NIH summit yields recommendations for Alzheimer’s research

By Brad Stubenhaus  

The National Institutes of Health Alzheimer’s Disease Research Summit 2018: Path to Treatment and Prevention, which took place in early March in Bethesda, Md., gathered experts from academia, government, industry, and nonprofit organizations for the purpose of synthesizing perspectives to create a “roadmap for an integrated, multidisciplinary research agenda.”

The recommendations presented, which were recently put forward, will help guide the diverse group of people working toward the ultimate goal of the summit: to treat and prevent Alzheimer’s disease by 2025.

The ASBMB is observing Alzheimer's & Brain Awareness Month. Visit our collection of research and stories on brain health.

The ASBMB is observing Alzheimer’s & Brain Awareness Month. Visit our collection of research and stories on brain health.

This roadmap should enable a more concerted effort to that end. Someone characterizing a protein associated with Alzheimer’s, for example, may not appreciate the importance of placing “increased emphasis on underrepresented and minority populations” in studying risk, age of onset, and progression of Alzheimer’s, but gaining that awareness could broaden the scope of her research. Even grant reviewers, however expert, will benefit from a common framework guiding their feedback to applicants.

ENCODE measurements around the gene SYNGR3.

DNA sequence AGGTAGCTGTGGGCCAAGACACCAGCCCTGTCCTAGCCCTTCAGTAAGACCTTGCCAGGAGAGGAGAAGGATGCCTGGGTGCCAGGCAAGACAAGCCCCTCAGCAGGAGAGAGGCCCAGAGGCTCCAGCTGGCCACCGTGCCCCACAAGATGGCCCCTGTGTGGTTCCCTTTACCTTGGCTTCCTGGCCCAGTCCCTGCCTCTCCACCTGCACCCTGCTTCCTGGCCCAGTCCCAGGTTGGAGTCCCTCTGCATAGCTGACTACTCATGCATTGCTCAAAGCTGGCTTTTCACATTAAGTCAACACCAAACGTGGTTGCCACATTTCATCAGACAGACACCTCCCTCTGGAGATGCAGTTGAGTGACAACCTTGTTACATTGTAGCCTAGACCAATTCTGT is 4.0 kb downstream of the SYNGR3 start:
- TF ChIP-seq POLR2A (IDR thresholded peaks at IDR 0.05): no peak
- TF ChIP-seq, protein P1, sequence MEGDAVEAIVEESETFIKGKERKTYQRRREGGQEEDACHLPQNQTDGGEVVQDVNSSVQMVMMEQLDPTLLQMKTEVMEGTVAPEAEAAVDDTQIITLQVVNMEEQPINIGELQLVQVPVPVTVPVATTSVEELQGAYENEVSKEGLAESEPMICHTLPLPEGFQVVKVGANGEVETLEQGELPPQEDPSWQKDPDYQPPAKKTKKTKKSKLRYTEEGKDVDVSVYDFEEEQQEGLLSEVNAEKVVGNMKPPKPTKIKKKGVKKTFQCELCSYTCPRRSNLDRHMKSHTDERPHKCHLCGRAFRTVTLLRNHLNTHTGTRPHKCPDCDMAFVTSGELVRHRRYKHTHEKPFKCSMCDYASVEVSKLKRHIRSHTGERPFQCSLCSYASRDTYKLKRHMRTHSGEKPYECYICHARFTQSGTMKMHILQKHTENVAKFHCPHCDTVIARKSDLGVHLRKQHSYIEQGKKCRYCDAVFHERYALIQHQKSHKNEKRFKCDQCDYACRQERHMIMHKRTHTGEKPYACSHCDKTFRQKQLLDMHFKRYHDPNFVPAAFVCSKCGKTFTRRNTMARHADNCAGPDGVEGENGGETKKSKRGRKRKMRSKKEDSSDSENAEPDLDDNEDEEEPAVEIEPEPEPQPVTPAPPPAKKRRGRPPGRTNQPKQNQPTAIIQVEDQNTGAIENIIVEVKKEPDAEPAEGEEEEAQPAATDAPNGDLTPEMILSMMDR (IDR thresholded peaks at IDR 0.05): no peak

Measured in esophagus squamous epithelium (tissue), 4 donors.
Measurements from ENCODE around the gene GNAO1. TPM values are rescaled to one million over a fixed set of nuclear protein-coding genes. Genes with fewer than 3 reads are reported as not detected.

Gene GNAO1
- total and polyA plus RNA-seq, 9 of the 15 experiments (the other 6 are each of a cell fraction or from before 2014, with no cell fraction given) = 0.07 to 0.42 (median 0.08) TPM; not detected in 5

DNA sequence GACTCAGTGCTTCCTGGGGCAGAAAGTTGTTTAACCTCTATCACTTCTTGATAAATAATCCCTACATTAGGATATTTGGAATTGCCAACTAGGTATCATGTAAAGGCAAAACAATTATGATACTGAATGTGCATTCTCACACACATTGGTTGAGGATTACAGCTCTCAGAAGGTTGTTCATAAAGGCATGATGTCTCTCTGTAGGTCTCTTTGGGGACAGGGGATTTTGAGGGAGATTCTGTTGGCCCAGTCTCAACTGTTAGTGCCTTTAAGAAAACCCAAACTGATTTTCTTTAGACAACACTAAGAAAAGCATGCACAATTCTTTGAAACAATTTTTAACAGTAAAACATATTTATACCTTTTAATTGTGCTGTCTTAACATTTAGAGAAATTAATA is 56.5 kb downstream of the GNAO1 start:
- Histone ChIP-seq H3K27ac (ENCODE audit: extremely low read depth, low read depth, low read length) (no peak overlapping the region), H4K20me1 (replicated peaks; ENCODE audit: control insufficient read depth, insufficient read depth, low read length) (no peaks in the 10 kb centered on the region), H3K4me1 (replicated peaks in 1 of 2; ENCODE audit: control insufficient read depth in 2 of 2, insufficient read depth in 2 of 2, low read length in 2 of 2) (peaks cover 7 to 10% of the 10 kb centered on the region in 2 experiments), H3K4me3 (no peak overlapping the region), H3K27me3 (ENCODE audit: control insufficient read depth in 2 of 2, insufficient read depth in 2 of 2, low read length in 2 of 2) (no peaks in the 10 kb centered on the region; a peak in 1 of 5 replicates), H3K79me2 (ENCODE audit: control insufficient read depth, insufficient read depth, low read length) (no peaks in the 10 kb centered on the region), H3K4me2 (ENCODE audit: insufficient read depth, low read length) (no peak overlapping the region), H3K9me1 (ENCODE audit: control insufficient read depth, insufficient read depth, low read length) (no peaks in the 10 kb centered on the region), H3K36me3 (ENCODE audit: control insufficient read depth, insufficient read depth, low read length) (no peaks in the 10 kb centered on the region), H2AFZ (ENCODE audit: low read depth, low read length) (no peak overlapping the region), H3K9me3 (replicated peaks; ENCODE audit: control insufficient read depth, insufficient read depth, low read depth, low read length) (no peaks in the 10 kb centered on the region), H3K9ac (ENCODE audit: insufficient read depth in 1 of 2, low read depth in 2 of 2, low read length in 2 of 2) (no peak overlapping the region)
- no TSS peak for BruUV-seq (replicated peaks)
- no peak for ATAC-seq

The summit also yielded a broader philosophical guideline: According to the drafters of the recommendations, “open science” is more likely to succeed than science driven by competing labs who share data only upon publication. The flip side of this — that competition motivates labs to move faster — may be valid, too, and some may contend that the open model is less realistic. There’s no question, however, that getting various perspectives from all corners and uniting through common objectives is a tremendous step in the fight against Alzheimer’s.

Brad Stubenhaus earned his M.S. in cell biology from the Johns Hopkins University School of Medicine. His research background is in planarian pigment cell biology and brain organoids. He lives in Baltimore, Md., where he is a fundraiser for the ASPCA.


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